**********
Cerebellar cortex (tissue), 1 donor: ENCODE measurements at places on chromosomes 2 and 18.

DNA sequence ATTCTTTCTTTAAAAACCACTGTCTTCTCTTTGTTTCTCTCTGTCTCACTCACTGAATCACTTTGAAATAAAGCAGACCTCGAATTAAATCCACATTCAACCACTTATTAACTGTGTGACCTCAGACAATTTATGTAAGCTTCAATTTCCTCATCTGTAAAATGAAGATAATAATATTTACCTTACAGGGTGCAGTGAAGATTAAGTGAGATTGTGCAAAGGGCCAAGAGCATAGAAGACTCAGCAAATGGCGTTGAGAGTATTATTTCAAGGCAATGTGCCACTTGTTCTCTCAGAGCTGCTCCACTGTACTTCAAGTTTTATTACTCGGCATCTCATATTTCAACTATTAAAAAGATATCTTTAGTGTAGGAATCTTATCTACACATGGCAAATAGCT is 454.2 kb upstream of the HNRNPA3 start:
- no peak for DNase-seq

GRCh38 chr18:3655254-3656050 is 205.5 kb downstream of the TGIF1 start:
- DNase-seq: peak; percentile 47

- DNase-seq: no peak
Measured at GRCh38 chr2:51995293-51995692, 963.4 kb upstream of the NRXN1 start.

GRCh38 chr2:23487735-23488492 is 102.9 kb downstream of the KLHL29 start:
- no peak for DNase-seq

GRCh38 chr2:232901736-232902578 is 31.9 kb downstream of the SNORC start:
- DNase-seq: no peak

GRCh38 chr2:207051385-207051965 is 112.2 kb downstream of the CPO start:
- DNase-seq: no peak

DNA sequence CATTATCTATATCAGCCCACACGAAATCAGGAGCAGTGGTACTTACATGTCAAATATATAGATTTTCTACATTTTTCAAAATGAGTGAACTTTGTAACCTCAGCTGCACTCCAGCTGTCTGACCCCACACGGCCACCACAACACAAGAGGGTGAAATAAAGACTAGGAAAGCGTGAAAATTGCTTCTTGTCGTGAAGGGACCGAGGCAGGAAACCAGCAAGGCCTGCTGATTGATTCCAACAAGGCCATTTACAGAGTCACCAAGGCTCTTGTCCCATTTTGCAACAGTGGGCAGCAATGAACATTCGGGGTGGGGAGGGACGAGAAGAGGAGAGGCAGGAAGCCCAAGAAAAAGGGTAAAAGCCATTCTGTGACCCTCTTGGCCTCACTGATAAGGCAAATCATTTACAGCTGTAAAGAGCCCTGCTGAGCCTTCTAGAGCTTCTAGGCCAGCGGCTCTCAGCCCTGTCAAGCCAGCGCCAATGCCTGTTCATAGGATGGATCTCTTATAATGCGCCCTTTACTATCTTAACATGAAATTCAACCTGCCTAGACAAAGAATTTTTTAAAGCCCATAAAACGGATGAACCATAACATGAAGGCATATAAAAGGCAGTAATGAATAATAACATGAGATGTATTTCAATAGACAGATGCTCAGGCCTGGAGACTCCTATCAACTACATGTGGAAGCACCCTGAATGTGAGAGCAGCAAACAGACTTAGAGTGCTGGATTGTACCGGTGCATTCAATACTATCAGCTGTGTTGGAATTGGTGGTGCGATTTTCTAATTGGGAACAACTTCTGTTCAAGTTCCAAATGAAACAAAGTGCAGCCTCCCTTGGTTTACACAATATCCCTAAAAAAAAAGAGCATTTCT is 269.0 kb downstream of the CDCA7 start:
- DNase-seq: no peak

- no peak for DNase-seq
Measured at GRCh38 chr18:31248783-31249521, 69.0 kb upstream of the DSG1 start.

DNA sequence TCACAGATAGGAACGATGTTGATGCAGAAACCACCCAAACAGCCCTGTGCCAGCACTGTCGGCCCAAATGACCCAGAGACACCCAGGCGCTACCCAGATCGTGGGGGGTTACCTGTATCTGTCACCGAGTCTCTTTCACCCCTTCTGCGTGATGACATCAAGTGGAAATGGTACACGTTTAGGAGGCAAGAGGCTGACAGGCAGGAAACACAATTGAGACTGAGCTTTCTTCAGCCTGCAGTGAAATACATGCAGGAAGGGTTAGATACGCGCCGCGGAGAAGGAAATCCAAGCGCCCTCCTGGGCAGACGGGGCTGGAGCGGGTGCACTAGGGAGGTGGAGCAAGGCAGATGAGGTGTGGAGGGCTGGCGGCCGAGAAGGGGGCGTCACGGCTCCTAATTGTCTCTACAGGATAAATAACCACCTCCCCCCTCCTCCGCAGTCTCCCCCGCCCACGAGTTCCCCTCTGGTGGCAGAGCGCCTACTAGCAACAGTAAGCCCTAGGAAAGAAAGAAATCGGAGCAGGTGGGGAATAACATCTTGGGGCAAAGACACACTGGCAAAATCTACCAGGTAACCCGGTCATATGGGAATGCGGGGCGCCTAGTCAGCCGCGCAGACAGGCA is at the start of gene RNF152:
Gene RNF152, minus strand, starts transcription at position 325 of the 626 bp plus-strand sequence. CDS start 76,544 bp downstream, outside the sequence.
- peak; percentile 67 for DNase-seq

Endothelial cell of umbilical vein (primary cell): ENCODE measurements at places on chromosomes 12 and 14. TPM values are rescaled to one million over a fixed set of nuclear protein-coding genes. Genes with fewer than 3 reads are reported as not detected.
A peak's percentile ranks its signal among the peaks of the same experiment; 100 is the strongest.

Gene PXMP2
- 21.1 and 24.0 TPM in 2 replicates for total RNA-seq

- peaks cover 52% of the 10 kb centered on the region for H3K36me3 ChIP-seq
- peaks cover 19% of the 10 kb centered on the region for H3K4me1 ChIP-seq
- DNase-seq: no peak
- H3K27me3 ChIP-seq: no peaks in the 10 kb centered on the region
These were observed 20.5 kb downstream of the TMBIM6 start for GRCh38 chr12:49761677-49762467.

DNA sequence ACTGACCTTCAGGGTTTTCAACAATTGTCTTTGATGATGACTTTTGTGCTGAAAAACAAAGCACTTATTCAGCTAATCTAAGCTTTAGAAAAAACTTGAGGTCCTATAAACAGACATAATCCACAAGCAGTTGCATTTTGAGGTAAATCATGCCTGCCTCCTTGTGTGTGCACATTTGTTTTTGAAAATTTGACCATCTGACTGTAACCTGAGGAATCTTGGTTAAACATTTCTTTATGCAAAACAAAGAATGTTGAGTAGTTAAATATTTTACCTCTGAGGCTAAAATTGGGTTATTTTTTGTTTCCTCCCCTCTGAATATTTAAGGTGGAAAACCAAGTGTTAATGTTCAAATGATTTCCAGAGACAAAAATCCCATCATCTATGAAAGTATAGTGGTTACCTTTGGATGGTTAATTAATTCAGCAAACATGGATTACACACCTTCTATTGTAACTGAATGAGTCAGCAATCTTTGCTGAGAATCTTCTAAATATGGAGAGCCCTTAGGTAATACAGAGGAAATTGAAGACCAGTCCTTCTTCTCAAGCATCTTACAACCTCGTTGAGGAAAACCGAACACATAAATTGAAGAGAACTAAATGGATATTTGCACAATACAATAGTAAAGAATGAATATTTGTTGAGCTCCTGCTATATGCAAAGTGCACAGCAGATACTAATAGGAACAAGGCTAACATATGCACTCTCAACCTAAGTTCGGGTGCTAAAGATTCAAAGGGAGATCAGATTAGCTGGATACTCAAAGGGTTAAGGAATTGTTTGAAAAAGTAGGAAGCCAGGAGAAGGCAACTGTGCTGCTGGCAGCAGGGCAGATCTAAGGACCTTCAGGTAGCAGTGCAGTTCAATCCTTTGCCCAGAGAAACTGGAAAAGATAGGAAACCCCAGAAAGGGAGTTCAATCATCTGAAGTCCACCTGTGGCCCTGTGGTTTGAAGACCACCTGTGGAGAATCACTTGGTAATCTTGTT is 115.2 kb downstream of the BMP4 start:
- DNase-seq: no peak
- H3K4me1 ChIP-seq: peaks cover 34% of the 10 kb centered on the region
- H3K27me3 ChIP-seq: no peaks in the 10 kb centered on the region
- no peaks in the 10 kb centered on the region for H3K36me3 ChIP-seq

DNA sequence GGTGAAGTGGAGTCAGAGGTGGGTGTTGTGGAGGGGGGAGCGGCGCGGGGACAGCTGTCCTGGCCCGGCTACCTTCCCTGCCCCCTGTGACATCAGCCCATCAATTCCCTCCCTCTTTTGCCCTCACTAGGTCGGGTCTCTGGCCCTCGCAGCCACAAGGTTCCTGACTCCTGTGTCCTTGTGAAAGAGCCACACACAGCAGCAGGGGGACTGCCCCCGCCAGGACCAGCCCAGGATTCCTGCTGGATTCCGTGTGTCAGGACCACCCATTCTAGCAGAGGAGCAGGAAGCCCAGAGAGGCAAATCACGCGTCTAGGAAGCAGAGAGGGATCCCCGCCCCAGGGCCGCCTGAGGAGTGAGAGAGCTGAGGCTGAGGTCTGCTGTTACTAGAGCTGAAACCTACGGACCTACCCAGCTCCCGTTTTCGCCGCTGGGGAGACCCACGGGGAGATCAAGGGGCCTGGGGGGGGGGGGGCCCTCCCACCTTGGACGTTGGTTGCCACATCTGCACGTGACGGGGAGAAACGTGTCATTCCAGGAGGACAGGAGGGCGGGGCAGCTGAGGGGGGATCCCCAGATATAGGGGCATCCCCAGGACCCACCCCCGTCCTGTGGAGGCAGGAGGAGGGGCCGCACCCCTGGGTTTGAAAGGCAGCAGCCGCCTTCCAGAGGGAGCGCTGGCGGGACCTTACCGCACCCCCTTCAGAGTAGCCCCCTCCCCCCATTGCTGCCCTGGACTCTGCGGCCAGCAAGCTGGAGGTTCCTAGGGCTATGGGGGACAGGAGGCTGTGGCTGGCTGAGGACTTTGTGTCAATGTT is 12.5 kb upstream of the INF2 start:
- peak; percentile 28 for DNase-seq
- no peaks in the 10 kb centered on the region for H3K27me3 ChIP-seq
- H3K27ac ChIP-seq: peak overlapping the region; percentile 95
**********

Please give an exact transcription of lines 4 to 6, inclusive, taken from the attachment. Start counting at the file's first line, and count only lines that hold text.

GRCh38 chr18:3655254-3656050 is 205.5 kb downstream of the TGIF1 start:
- DNase-seq: peak; percentile 47

- DNase-seq: no peak